Objectives Cancer patients have a high incidence of concurrent chronic diseases, the pharmacological treatment of which is generally complex and carries an inherent risk of drug-related problems (DRPs). DRPs can interfere with the patient's health outcomes. No systematic investigation of the prevalence of DRPs in hospitalised cancer patients has been performed in Norway. The aim of this study was to characterise the DRPs on an oncology ward, using systematic medication review, and to suggest interventions to optimise drug therapy.
Methods A clinical pharmacist applying the integrated medicines management method reviewed the drug treatment of 48 in-patients. The identified DRPs and the interventions proposed by the clinical pharmacist were discussed with the oncologists and oncology nurses, and the conclusions were characterised.
Results 100 DRPs were identified through medication review. Of these, 41% were identified in the medication charts, 21% by evaluating the choice of drug and 21% by evaluating drug dosing. 75% of the suggested interventions for DRPs were implemented in the drug therapy of the patients.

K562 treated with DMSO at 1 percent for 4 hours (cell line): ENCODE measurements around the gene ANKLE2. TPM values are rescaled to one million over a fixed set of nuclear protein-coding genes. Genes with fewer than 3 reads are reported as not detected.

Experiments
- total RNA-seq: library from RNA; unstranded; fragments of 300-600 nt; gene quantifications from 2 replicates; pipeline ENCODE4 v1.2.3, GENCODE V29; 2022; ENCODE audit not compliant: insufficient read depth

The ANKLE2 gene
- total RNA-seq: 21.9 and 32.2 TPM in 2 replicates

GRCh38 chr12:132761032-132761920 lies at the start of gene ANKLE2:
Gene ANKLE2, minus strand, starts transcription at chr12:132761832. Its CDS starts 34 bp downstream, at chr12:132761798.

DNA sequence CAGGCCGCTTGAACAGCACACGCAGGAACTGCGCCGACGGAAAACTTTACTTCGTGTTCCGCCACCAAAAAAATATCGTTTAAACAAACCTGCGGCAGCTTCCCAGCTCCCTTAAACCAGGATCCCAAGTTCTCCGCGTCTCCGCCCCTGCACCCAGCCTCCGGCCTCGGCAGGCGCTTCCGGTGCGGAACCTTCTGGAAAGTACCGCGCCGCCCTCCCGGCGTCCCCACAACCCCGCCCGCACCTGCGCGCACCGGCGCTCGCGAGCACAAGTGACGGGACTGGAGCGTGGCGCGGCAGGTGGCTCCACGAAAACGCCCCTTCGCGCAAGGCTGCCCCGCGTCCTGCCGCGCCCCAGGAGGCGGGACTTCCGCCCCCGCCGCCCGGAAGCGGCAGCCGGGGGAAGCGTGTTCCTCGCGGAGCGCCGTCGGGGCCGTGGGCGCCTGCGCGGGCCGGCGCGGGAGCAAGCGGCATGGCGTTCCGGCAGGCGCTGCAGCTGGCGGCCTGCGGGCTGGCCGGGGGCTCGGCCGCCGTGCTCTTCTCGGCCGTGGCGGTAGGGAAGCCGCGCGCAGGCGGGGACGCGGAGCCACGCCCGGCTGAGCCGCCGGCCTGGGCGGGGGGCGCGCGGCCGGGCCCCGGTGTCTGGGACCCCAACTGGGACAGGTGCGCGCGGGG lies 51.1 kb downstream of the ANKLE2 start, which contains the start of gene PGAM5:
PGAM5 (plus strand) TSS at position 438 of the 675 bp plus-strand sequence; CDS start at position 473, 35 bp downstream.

Conclusions The results of this study demonstrate that the suggested interventions for reducing DRPs were frequently implemented by oncologists. The results also demonstrate that a clinical pharmacist, using medication review on an oncology ward, probably can improve the quality of the drug treatment of hospitalised cancer patients.
- CLINICAL PHARMACY
- MEDICAL ERRORS
- CLINICAL PHARMACOLOGY
- INDIVIDUALISED MEDICATION SURVEILLANCE
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